Verification of the multi-layer SNOWPACK model with different water transport schemes
- Journal Article
Rights / licenseCreative Commons Attribution 3.0 Unported
The widely used detailed SNOWPACK model hasundergone constant development over the years. A notablerecent extension is the introduction of a Richards equation(RE) solver as an alternative for the bucket-type approachfor describing water transport in the snow and soil layers.In addition, continuous updates of snow settling and newsnow density parameterizations have changed model behav-ior. This study presents a detailed evaluation of model per-formance against a comprehensive multiyear data set fromWeissfluhjoch near Davos, Switzerland. The data set is col-lected by automatic meteorological and snowpack measure-ments and manual snow profiles. During the main win-ter season, snow height (RMSE:<4.2 cm), snow waterequivalent (SWE, RMSE:<40 mm w.e.), snow tempera-ture distributions (typical deviation with measurements:<1.0◦C) and snow density (typical deviation with observa-tions:<50 kg m−3) as well as their temporal evolution arewell simulated in the model and the influence of the two wa-ter transport schemes is small. The RE approach reproducesinternal differences over capillary barriers but fails to predictenough grain growth since the growth routines have been cal-ibrated using the bucket scheme in the original SNOWPACKmodel. However, the agreement in both density and grainsize is sufficient to parameterize the hydraulic properties suc-cessfully. In the melt season, a pronounced underestimationof typically 200 mm w.e. in SWE is found. The discrepan-cies between the simulations and the field data are generallylarger than the differences between the two water transport schemes. Nevertheless, the detailed comparison of the inter-nal snowpack structure shows that the timing of internal tem-perature and water dynamics is adequately and better repre-sented with the new RE approach when compared to the con-ventional bucket scheme. On the contrary, the progress of themeltwater front in the snowpack as detected by radar and thetemporal evolution of the vertical distribution of melt formsin manually observed snow profiles do not support this con-clusion. This discrepancy suggests that the implementationof RE partly mimics preferential flow effects. Show more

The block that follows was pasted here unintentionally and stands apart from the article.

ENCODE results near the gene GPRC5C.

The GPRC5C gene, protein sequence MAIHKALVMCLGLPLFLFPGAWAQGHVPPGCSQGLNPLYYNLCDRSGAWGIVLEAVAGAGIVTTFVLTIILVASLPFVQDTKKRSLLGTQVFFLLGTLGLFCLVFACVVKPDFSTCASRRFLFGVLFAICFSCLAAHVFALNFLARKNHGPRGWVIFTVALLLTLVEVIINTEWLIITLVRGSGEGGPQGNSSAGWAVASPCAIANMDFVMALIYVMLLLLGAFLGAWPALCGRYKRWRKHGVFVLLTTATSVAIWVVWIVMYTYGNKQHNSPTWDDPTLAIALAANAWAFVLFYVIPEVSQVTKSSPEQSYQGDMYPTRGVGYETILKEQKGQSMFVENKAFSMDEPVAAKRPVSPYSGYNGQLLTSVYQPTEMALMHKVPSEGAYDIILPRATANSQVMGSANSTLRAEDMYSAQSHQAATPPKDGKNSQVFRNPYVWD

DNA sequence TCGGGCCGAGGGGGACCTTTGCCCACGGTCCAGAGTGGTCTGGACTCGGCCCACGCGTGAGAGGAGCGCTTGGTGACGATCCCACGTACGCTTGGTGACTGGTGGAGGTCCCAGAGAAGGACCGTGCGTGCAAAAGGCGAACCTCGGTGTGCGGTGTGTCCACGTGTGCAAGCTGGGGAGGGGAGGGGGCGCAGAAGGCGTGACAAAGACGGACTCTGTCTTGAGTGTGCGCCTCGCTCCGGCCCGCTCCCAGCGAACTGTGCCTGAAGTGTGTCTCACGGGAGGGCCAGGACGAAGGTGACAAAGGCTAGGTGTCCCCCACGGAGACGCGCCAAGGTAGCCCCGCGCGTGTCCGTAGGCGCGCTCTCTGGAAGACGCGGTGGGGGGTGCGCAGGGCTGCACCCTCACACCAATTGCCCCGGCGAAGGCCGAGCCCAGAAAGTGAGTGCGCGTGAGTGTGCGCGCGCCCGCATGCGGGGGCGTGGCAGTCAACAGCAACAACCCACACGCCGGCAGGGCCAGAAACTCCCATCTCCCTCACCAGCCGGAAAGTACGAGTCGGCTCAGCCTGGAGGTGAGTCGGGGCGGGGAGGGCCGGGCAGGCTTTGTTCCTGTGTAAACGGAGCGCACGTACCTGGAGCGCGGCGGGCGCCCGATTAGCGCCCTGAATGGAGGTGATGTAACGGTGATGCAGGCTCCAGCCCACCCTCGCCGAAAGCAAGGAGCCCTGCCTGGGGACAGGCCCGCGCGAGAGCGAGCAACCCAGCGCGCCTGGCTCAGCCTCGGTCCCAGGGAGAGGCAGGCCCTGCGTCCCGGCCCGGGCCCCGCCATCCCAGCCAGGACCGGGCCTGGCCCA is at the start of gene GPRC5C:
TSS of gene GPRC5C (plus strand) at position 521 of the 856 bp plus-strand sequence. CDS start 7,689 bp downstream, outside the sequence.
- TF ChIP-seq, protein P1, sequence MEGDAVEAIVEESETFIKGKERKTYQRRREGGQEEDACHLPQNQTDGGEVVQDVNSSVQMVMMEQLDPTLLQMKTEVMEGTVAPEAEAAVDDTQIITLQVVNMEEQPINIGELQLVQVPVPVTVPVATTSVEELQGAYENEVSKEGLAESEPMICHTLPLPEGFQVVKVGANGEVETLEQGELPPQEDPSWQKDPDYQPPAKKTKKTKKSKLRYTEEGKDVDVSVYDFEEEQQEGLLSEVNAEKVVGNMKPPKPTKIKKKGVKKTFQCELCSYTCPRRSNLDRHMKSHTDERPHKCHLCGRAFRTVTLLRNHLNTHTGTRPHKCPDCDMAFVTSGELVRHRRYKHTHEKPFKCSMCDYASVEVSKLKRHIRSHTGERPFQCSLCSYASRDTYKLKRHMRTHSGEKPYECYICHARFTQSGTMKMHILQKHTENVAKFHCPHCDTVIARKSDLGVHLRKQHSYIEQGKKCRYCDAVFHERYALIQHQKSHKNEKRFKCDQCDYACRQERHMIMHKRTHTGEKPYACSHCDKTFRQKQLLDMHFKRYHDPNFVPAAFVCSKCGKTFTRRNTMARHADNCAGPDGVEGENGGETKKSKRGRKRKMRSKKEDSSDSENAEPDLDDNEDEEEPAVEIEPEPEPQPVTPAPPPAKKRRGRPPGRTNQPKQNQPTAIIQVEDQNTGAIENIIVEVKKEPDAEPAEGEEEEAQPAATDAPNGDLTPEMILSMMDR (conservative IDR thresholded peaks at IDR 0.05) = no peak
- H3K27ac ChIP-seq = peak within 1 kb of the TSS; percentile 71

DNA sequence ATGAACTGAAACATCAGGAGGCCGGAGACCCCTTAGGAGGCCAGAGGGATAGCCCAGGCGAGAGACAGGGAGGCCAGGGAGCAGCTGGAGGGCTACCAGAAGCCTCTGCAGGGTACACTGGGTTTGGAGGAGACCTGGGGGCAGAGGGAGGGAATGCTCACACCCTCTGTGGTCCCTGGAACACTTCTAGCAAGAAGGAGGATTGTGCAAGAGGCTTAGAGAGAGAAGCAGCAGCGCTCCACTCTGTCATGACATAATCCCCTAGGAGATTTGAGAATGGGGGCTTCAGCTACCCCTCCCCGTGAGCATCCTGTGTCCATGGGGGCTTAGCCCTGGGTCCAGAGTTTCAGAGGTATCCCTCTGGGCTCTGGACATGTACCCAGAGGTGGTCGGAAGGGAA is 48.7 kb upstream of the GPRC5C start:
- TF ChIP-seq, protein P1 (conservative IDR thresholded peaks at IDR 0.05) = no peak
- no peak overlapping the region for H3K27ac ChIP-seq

Journal / seriesThe Cryosphere
Pages / Article No.
Organisational unit03953 - Robertsson, Johan / Robertsson, Johan
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